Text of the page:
MBA PAY DOWN: AN OMINOUS TREND…OR AN IMPERFECT METHODOLOGY?
SoFi’s system isn’t perfect. Marriott, for example, reported that Class of 2015 debt came to $22,521 — more than double the average published by SoFi. Often times, the debt numbers are relatively close, as evidenced by programs like New York University Stern ($108,567 in SoFi vs. $107,458 reported by 2015 graduates), Stanford ($86,942 vs. $83,762), and Georgetown McDonough ($107,629 vs. $104,424). SoFi’s salary data experiences a similar dynamic. The Marriott Class of 2015, for example, pulled down starting base salaries of $102,973, just $6,410 less than SoFi’s figures. The difference here can be explained by the inclusion of graduates who are two and three years out of school (and would have undoubtedly made up the gap with annual raises). However, annual raises probably wouldn’t explain the $46,251 pay difference at Columbia Business School between what SoFi reports ($173,888) and the base salaries for the Class of 2015 ($127,637).
In fact, SoFi’s data comes with a couple of caveats. For one, it is self-reported, meaning it was only verified when a loan is underwritten (a closing rate that is unavailable). The methodology also doesn’t specify how many loans must be included for an MBA program to be eligible for SoFi’s rankings. In other words, a program boasting fewer loans could suffer when one graduate carries a higher debt than normal (or vice versa). Even more, salary vs. debt is only part of the story, with SoFi neglecting key factors like opportunity costs tied to previous salaries that further clarify the true cost of an MBA. It also doesn’t factor in pay increases that accrue over time, a major advantage for top flight programs whose graduates traditionally earn more starting out. Let’s not forget that all schools are not created equal when it comes to the percentage of students who hold debt. For example, 69% of MIT Sloan MBAs from the Class of 2015 carried debt compared to just 41% from the same class at Michigan Ross. This would make the Ross program a far more attractive proposition to debt-conscious applicants despite just a $14,000 average debt separating the schools.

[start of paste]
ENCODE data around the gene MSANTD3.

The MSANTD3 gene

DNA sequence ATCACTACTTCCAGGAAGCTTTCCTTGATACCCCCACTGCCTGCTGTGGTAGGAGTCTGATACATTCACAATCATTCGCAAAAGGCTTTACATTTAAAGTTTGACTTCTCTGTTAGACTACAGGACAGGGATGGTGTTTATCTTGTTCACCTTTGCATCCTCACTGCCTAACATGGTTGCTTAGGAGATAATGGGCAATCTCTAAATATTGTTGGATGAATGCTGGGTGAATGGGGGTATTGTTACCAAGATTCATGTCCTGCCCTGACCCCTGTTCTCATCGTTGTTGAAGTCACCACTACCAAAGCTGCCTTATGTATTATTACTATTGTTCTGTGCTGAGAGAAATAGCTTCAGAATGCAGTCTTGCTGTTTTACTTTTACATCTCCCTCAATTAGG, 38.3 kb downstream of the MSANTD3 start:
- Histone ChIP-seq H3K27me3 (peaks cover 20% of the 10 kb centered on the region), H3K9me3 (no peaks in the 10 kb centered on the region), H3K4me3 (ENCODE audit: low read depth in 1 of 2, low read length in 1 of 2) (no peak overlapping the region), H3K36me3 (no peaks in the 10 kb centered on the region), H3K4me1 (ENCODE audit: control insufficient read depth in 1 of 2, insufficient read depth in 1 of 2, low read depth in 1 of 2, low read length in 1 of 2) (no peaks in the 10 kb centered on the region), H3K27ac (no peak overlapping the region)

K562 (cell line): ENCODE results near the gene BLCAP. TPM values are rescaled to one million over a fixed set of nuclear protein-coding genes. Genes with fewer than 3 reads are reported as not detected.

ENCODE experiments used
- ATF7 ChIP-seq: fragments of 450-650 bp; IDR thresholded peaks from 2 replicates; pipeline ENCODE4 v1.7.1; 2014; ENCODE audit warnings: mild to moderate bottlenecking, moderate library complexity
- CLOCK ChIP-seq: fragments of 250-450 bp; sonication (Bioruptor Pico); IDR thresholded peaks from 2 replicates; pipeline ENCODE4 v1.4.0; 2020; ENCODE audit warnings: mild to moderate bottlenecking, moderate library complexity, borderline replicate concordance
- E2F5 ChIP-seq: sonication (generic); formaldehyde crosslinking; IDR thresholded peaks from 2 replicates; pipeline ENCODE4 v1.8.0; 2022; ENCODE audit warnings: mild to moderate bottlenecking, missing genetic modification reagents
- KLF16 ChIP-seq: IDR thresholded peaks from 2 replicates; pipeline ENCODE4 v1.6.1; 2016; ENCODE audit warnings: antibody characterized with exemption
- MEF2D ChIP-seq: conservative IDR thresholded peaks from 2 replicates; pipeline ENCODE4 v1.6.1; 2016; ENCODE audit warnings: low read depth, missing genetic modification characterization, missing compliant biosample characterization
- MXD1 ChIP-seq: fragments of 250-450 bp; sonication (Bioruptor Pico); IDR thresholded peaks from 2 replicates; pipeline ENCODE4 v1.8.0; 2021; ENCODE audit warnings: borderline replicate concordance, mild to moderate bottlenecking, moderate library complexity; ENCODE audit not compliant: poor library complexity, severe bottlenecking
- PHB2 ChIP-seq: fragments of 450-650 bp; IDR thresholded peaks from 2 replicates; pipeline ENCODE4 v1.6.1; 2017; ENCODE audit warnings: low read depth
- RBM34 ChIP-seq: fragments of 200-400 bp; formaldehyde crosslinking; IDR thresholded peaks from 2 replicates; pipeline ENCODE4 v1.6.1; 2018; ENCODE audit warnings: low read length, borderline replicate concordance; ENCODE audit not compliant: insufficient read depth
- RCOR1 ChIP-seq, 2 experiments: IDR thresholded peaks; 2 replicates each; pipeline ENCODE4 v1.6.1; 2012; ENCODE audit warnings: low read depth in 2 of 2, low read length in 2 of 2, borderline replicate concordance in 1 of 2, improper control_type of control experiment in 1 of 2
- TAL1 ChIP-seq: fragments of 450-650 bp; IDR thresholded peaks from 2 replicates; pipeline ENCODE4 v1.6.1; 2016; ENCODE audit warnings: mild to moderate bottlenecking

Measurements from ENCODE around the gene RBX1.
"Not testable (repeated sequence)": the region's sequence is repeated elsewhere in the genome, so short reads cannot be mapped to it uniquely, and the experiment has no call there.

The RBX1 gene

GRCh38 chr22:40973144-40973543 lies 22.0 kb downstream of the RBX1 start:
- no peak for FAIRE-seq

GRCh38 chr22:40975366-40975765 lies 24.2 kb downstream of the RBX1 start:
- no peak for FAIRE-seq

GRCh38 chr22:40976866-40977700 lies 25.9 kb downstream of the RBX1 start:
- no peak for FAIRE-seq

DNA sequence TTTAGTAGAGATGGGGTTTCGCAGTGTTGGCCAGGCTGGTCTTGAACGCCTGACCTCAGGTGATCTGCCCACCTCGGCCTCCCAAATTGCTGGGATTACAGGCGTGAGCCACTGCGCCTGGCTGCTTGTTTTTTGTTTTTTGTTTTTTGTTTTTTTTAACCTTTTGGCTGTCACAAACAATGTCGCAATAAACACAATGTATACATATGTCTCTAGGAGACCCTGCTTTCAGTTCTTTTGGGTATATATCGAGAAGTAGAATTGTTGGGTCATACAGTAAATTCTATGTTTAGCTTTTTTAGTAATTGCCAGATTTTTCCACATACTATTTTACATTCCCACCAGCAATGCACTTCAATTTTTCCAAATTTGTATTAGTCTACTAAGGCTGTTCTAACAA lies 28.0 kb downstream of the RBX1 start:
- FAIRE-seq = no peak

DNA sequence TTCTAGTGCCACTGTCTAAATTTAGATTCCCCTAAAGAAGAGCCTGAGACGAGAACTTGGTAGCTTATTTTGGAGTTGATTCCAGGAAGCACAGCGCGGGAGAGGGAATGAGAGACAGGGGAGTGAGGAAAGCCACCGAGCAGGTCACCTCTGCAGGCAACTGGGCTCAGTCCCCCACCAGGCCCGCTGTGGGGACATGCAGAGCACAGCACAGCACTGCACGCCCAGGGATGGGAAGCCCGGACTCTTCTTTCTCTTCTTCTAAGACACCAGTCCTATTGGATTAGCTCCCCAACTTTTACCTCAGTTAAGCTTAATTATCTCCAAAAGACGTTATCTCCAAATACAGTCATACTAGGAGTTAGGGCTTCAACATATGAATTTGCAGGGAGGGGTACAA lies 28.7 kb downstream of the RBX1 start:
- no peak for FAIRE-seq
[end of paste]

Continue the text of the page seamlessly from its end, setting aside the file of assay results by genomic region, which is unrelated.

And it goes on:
Still, the SoFi data uncovered some intriguing nuggets. In particular, despite glowing employment reports boasting higher starting pay, MBA salaries actually declined over the previous year at 14 of the 19 top MBA programs that SoFi segmented last year. For example, Stanford grads saw pay plunge from $177,590 to $160,916 over last year’s stats. You’ll also find smaller, though no less significant, losses at Wharton (-$10,543), MIT Sloan (-$10,336), Columbia (-$9,584), and Harvard (-$8,447). One theory: due to their loans, SoFi clients likely include those graduates who paid a higher sticker price, an indication that they may not be as attractive to employers as more accomplished peers who landed better financial aid packages. Another theory: sign on bonuses artificially inflate compensation in the first year. As noted earlier, SoFi’s data represents a relative subset of each program’s full-time MBA population. This sample size makes the data vulnerable to individuals who fall outside the mean.
Go to next page to see how 2016 MBA debt data compares to 2015 numbers.